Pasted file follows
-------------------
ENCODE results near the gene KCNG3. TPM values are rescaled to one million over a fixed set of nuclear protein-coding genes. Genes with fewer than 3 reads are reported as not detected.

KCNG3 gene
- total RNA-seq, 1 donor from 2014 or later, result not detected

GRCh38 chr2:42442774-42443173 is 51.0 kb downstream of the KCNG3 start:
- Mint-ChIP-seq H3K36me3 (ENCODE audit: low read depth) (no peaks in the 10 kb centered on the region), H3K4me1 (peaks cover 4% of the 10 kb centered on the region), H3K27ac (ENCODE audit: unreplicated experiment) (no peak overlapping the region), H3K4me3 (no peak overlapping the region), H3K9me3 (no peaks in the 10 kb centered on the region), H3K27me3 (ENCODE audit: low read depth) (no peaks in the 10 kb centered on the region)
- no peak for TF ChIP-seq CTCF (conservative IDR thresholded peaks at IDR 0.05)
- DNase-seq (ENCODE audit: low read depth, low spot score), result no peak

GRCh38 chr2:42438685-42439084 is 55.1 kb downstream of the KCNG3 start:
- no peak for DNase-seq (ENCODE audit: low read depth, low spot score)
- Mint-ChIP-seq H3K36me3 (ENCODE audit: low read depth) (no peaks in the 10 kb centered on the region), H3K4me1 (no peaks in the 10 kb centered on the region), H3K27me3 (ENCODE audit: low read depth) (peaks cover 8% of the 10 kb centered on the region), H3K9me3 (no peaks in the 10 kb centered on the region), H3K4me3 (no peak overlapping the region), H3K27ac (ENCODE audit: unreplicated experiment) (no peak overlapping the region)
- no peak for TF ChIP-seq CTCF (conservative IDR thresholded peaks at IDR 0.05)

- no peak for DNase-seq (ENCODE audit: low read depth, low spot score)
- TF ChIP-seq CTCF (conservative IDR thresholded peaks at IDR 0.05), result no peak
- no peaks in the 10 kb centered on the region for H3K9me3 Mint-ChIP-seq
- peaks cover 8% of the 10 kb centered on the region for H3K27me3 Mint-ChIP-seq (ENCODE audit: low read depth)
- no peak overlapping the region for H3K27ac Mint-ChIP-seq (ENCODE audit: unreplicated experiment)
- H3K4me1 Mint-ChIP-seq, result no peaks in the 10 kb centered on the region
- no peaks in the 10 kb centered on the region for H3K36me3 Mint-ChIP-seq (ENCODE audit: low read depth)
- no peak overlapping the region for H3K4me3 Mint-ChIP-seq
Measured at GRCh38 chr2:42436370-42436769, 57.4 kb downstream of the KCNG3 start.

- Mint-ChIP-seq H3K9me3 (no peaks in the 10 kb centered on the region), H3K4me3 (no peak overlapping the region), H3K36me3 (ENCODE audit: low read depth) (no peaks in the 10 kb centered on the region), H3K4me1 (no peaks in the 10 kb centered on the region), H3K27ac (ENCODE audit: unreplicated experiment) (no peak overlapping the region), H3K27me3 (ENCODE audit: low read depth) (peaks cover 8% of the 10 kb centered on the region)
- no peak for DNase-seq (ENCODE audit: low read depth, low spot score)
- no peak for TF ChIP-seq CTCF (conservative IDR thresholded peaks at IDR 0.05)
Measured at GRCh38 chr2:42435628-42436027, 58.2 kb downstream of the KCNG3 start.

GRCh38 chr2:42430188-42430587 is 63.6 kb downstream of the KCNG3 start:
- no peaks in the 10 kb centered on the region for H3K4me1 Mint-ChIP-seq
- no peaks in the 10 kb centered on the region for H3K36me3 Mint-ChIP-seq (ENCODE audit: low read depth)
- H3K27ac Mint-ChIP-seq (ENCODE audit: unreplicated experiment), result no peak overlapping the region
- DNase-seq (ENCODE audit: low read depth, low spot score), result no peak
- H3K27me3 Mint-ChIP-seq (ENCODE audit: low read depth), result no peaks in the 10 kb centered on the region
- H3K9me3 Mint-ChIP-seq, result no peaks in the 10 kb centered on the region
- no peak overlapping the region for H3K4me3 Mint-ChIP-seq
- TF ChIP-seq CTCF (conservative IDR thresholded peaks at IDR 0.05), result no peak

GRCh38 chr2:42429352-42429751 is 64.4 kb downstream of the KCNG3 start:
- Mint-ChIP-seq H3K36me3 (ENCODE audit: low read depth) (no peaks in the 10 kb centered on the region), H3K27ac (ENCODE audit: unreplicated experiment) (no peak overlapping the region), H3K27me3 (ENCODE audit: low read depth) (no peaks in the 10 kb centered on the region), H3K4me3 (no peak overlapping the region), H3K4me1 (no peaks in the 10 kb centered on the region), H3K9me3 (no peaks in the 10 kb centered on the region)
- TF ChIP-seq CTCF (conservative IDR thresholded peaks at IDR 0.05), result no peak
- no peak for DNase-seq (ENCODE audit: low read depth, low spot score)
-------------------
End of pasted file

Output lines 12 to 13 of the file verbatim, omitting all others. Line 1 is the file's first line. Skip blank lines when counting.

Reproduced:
- no peak for DNase-seq (ENCODE audit: low read depth, low spot score)
- TF ChIP-seq CTCF (conservative IDR thresholded peaks at IDR 0.05), result no peak